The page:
Nanotubes in Silicone Upgrade Healthcare Devices

Nanotubes in Silicone Upgrade Healthcare Devices

New highly flexible, soft, conductive silicone electrodes with nanotubes meet requirements for healthcare devices. The ultra-low dosage and exceptional properties of graphene nanotubes avoid the drawbacks common with other conductive additives for silicones. The efficiency of the new technology is proven by successful cases across the world, including flexible electrodes and sensors, and electronic impulse massage devices.

The electronics industry related to healthcare is experiencing significant growth with huge potential in coming years. Various wearable devices, monitors, and sensors are becoming more and more essential in daily life. They require the use of innovative materials that can conduct electrical current, but at the same time must be elastic, soft, and comfortable to touch. Silicone would be an ideal choice for conductive electrodes if not for its insulative properties. And until recently, traditional conductive additives, such as carbon black, metal fillers, or carbon fibers, set back the development of healthcare devices, as they have significant impacts on silicone’s flexibility, hardness, processing, purity, and overall pricing.

A Chinese producer of polymer compounds has developed a material to fulfill specific requirements for production of flexible electrodes and sensors made of silicone rubber. Introducing graphene nanotubes by OCSiAl to silicone made it possible to combine a volume electrical resistivity below 10^2 Ω∙cm with low hardness and high elasticity. Importantly, the innovative silicone compound does not leave marks on contact with skin, and it is produced without the dust that is typical for the use of carbon black as a conductive additive.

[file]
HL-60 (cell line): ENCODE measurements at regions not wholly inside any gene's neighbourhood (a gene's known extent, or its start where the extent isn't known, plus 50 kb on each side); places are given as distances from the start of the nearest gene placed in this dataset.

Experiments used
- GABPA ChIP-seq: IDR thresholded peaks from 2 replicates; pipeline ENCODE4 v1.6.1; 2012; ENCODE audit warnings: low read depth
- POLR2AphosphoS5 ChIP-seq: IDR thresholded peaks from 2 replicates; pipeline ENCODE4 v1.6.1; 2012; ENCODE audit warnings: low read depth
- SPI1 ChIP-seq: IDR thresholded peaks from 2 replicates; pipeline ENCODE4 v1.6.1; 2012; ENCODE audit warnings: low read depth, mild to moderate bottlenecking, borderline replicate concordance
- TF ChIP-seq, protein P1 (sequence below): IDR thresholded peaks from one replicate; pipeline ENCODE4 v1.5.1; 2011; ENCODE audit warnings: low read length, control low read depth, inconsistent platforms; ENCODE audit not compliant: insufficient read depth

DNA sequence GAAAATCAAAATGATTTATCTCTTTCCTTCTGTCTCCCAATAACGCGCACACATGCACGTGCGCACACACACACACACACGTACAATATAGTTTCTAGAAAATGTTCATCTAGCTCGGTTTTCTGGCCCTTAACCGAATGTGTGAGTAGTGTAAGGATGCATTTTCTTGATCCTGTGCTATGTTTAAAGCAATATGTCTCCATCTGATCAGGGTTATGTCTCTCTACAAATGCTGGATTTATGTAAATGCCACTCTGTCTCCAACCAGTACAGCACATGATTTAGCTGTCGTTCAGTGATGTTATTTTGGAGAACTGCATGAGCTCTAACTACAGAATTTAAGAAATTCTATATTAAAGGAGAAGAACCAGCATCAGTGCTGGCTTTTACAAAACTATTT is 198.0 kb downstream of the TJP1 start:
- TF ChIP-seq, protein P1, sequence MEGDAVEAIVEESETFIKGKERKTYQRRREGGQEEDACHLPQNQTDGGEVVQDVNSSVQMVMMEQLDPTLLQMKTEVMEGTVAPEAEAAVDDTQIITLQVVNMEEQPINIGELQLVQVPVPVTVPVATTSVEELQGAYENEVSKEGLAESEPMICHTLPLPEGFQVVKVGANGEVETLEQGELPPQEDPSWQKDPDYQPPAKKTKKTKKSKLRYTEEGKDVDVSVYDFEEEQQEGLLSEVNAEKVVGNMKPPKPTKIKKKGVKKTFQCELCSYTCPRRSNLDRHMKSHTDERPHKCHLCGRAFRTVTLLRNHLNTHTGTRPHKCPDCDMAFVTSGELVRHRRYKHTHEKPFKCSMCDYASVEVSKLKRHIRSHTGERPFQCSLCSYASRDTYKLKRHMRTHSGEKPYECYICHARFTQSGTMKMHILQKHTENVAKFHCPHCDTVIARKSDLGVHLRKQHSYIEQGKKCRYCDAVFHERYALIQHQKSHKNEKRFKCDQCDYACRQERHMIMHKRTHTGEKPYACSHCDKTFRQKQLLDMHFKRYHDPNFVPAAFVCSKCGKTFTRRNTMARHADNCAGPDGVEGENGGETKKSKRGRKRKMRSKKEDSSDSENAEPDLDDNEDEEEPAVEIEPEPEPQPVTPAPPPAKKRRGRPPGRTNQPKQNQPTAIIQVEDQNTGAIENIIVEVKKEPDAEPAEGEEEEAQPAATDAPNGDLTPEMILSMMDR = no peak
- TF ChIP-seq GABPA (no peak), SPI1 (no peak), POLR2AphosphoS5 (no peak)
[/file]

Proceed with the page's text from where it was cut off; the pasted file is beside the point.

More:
Another development that has already hit the market is an electronic impulse massage device, where graphene nanotubes introduced into HCR silicone gave the rubber volume resistance of <300 Ω with no carbon release to the surface, maintained mechanical properties including softness, and a standard production process.

“Graphene nanotubes have a greater length-to-width ratio than any other material. Together with their super-conductivity and strength, this allows nanotubes to form electrically conductive 3D networks inside elastomers. The 0.01% working dosage, which is tens or even hundreds of times lower than that of other additives, is the key advantage of TUBALL graphene nanotubes. Our partners can now manufacture flexible, soft, but conductive silicone compounds, with a reduced price of properties. A striking example is the recently launched cyber hand prostheses with a 10 to 15 times reduced cost for a touchscreen use function thanks to conductive silicone fingertips with graphene nanotubes,” said Ekaterina Gorbunova, Development and Support Leader for Elastomers, Vice President, OCSiAl Group.

Nanomaterials are leading to the emergence of consumer products with a new set of properties. OCSiAl takes a proactive approach in improving the accessibility of information on the nature of graphene nanotubes – so far, about 20 environmental and health studies of TUBALL nanotubes have been conducted. Tests show no corrosivity or irritation to skin, no potential for skin sensitization, and no acute dermal toxicity. In addition, TUBALL nanotubes are approved for large scale commercialization by the chemical authorities of Europe and the United States.

Read the original article on Industry Today.